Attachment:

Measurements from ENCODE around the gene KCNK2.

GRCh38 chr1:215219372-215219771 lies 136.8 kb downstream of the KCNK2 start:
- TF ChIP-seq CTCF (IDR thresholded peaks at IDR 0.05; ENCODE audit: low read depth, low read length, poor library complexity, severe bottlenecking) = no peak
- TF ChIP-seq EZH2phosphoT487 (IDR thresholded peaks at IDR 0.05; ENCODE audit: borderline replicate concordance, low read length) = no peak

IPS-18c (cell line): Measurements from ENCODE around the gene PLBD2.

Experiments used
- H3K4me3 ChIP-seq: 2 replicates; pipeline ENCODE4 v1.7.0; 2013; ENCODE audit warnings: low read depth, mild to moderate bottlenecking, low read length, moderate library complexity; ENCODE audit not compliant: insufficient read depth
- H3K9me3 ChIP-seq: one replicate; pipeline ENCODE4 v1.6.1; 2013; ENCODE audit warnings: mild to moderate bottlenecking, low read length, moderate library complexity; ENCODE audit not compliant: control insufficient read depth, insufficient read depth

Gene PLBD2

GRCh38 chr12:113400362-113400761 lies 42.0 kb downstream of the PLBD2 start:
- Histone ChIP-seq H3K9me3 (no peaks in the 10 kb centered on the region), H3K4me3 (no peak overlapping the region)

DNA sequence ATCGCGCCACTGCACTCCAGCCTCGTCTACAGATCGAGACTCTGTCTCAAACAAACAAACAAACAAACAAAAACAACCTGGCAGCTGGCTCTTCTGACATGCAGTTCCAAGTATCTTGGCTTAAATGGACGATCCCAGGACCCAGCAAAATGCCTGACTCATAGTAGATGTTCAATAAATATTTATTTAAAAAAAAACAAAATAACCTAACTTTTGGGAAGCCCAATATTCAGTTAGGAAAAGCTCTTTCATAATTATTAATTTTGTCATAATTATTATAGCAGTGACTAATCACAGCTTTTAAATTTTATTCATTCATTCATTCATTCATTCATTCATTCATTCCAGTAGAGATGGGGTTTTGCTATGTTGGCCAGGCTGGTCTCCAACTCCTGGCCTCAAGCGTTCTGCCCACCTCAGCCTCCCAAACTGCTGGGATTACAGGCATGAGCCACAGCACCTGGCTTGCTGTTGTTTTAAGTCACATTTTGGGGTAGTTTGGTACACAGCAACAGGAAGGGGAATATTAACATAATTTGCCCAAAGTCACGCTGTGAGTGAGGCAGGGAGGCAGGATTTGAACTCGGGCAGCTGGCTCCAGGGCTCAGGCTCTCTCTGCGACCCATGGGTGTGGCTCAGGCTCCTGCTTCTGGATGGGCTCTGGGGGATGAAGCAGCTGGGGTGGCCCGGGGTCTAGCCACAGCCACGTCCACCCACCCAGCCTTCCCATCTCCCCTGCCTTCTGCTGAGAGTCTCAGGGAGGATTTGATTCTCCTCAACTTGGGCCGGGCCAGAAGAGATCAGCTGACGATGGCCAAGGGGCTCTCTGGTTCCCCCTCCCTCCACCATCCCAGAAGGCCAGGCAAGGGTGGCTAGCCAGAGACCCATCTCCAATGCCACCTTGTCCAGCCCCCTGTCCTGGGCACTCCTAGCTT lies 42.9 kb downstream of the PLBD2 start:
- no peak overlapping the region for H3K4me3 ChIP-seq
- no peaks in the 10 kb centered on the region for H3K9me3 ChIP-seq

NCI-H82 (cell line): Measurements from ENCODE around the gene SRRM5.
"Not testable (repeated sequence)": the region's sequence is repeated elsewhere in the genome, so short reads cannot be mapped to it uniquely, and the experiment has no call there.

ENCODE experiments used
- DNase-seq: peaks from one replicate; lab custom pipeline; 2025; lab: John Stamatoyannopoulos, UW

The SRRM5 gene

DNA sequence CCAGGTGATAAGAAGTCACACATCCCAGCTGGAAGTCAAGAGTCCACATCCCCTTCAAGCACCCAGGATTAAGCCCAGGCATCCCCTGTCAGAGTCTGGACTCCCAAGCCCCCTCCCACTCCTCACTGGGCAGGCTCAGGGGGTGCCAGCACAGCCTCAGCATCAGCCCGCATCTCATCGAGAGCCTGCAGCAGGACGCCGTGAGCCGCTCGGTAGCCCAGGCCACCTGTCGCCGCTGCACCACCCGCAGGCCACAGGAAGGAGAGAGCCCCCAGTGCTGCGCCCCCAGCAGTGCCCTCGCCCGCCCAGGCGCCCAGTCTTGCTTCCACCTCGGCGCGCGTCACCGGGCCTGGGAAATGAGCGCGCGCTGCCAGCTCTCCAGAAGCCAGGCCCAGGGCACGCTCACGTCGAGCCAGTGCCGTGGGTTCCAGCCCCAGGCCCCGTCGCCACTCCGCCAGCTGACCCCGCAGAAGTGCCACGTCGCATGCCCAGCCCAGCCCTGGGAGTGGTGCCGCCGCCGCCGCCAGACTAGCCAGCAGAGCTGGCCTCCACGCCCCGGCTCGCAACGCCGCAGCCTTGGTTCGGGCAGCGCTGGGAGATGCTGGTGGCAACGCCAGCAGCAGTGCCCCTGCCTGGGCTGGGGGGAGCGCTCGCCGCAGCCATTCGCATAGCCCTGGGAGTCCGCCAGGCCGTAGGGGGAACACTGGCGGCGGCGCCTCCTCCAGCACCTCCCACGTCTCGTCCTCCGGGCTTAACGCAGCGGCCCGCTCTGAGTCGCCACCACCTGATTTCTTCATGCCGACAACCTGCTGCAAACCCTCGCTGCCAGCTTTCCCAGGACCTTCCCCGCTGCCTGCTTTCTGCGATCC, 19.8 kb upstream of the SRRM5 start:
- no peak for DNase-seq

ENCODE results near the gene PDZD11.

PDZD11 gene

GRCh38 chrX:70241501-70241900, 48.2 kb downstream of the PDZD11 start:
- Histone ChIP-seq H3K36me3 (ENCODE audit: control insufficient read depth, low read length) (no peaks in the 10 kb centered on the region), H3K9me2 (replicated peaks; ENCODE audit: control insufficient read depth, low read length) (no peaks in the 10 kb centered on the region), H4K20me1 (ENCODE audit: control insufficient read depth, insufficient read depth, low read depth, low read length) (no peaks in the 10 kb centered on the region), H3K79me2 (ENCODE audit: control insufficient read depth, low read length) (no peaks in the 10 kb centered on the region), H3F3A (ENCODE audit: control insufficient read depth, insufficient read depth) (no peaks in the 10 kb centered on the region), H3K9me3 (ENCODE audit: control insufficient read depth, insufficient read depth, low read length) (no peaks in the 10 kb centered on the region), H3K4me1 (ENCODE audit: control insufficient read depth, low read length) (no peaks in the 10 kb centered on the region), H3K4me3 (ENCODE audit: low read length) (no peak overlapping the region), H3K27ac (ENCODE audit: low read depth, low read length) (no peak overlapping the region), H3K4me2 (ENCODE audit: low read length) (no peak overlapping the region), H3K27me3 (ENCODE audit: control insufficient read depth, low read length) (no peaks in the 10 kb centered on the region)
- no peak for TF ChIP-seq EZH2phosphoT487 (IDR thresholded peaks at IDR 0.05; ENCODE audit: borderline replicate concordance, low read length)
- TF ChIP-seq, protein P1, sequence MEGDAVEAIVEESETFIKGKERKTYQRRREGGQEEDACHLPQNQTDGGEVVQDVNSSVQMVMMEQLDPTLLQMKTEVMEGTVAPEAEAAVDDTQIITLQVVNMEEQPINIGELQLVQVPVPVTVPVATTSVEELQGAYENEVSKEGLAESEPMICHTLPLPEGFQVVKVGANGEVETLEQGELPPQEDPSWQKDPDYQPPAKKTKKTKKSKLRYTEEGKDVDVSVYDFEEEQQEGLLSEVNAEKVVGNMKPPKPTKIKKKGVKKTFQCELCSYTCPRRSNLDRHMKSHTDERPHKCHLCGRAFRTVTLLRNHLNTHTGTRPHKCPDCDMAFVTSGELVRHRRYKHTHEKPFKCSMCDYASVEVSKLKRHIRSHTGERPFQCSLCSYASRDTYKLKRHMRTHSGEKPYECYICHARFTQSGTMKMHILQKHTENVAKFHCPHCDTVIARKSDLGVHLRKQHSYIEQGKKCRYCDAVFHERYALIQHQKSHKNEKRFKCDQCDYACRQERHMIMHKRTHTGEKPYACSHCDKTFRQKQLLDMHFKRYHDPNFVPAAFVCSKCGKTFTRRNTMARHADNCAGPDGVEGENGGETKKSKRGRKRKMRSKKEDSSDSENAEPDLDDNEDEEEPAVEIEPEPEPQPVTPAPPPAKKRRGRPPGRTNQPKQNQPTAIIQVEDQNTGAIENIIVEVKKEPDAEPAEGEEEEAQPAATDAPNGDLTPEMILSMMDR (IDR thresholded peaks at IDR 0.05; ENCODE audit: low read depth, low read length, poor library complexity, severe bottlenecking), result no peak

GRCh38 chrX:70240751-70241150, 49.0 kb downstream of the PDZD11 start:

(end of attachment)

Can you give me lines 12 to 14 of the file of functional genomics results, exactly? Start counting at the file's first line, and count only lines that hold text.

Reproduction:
DNA sequence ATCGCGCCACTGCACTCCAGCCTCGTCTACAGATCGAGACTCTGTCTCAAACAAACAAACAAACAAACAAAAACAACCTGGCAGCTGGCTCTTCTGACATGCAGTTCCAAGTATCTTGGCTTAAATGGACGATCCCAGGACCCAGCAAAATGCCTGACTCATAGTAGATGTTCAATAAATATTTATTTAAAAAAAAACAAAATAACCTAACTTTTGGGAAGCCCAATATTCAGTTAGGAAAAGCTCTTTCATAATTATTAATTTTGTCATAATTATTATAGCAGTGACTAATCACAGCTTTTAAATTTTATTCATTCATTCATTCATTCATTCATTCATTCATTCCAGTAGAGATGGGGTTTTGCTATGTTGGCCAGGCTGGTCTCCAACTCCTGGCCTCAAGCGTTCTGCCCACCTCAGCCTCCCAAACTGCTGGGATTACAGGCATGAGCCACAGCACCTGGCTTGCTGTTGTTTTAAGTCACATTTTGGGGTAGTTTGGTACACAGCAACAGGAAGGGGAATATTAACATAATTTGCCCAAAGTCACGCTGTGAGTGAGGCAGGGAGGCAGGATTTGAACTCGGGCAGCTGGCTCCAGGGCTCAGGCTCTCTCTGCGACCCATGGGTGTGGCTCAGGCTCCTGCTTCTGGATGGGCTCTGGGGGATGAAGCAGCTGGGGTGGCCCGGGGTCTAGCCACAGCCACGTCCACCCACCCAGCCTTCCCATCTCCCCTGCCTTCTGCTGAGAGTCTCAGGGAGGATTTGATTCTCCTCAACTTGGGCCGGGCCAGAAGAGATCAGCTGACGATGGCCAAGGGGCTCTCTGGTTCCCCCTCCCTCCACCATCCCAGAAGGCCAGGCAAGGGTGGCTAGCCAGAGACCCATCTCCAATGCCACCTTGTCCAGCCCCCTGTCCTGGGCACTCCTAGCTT lies 42.9 kb downstream of the PLBD2 start:
- no peak overlapping the region for H3K4me3 ChIP-seq
- no peaks in the 10 kb centered on the region for H3K9me3 ChIP-seq